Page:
How to Monetize Your Photography Skills (Part 1)
Are you thinking about monetizing your phenomenal photography skills by turning them into a business? There are countless ways to monetize your skills, so we thought we'd cover them in a two-part series.
Keep in mind that even great talent doesn't always translate to the ability to run a successful business. Today, though, we'll stick to ideas on how to monetize your gifts for photography.
Here are a few questions to ask yourself first:
- Will I be able to devote the time it takes to build a successful business?
- Do I know how to run a business, and am I willing to take fill-in the knowledge gaps with business courses?
- Is there someone I can turn to as a professional mentor, someone who runs a successful business from whom I can learn?
- What type of photography do I like and am I good at doing?
Now, having asked yourself those questions - and hopefully answered them - here are some ideas for monetizing your photography talent:
There are several types of family photography, and you could do one or all of these. You can also elevate your game by doing fine art portraiture which tends to have an even more professional look to it. Lastly, remember that most photographers will make their money through a diversity of products they offer clients such as photo calendars, albums, enlargements, and photo holiday cards.
- Newborn, Baby, & Children's portraits: Many photographers sell these as a package (newborn, baby, and children's) marking milestone ages especially during the first year of life.
- Family photography: If clients like your work, you can have the opportunity of building a rapport with a family throughout the years and creating repeat clients.
- Fine art family art (digitally remastered portraiture which looks like more like oil paintings)
- Maternity portraits: This often leads to baby photography, and many photographers sell these as a package.
- Birthing photography: Birthing photography also can be packaged with maternity portraits.
- Birthdays: Some photographers are willing to do birthday party portraits.
Couples, Engagement & Wedding
- Couples photography: This is an excellent way to break into engagement and wedding photography by building your portfolio. It's not as intense as engagement or wedding for you or the couple. If you want to find a way to get started, ask friends and family couples you know if you can do their portraits!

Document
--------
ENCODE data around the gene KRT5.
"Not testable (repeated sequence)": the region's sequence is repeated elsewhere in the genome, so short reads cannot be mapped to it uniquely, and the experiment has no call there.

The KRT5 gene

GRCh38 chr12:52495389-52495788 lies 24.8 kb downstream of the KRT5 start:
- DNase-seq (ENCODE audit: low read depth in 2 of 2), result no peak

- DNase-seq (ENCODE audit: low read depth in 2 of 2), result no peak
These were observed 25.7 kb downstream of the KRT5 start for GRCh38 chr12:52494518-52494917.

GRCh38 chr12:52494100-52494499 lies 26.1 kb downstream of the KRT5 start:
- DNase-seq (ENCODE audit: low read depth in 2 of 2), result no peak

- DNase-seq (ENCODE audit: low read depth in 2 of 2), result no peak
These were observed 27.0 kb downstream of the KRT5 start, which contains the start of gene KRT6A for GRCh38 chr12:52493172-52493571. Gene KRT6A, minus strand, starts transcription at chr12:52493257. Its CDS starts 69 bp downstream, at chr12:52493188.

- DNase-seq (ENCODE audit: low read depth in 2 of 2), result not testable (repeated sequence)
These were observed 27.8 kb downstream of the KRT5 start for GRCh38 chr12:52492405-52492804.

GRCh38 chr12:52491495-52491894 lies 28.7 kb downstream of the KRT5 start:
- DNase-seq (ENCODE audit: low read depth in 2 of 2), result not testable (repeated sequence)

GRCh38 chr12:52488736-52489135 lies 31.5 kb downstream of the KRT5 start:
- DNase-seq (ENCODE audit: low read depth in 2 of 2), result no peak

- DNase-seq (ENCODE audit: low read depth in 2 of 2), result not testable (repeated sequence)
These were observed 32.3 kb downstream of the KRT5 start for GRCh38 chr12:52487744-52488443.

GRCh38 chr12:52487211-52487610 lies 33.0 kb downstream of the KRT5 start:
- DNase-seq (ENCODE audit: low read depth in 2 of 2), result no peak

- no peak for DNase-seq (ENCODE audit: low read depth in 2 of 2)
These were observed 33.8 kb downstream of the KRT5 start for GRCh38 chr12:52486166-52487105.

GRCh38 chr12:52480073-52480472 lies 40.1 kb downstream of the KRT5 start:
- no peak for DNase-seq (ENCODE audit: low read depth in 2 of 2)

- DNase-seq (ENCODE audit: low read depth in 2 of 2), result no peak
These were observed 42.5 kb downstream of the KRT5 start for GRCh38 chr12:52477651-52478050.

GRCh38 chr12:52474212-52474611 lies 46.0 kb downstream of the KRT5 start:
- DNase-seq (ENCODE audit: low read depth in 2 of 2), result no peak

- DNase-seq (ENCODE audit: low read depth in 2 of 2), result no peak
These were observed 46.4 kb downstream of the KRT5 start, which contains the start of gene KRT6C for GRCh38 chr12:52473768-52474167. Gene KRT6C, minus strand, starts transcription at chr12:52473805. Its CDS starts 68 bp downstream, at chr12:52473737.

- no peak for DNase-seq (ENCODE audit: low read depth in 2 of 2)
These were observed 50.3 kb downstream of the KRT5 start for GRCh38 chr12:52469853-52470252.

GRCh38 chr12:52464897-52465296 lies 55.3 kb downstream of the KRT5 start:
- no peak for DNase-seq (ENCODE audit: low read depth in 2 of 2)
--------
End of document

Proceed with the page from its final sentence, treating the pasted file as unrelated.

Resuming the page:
- Engagement photography: It's become very popular in recent years as more couples use these portraits as Save the Dates for their wedding. Doing an impressive job with engagement portraits can lead to wedding photography.
- Surprise Engagements: The groom wants to capture the moment when he pops the big question. These type of shoots will require some advance coordination and strategic planning, so you don't tip off an unsuspecting partner but are in a right spot to capture the moment.
- Wedding portraits: These aren't for everyone as they are typically a significant investment of time, money (equipment), and usually take place on the weekend. Some couples opt to hire photographers for the other wedding events which means work beyond the wedding itself. But for the right person, they can be a rewarding (financially and emotionally) genre of photography. However, becoming a wedding photographer isn't for the inexperienced. It's usually better to break into it by assisting someone else before you go off on your own.
There are many other life events you can capture as a professional photographer. Here are just a few:
- Bar & Bat Mitzvah
- Baby Shower
- First Communion
- Holidays (for holiday cards)
- Wedding Vows Renewals
- Milestone Birthdays and Parties
- Businesses: Businesses rely heavily on photography both internally and externally (for marketing). Developing a relationship with a company can lead to a long relationship with ongoing projects thrown your way.
- Corporate Headshots: Most companies today will need corporate headshots of at least their C-Suite executives for their website and other promotional materials. These can be done in your studio or at their site.
- Marketing: Few companies can exist without some level of promotional marketing. Photography and graphic design are the backbones of all marketing because they help create brand content for corporate websites and other marketing materials. Marketing photography typically means pictures of products, services, employees, and even a corporate building or worksite.
- Internal photography: Companies, particularly larger ones, often need in-house photos for things such as training manuals, reports, signage, events, and corporate parties.
Nonprofit/non-governmental agencies have photography needs similar to businesses but typically on a slimmer budget. While you might not make much, you'll be building your portfolio while doing a good thing. The work can include anything typical of a business as well as nonprofit work including charity fundraisers. Nonprofit photography can provide excellent experience because of the diversity of needs nonprofits tend to have.
These aren't the only ways to earn money as a photographer. There are so many more! So, in the coming days, keep a lookout for Part Two of "How to Monetize Your Photography Skills" as we continue this exciting and useful topic.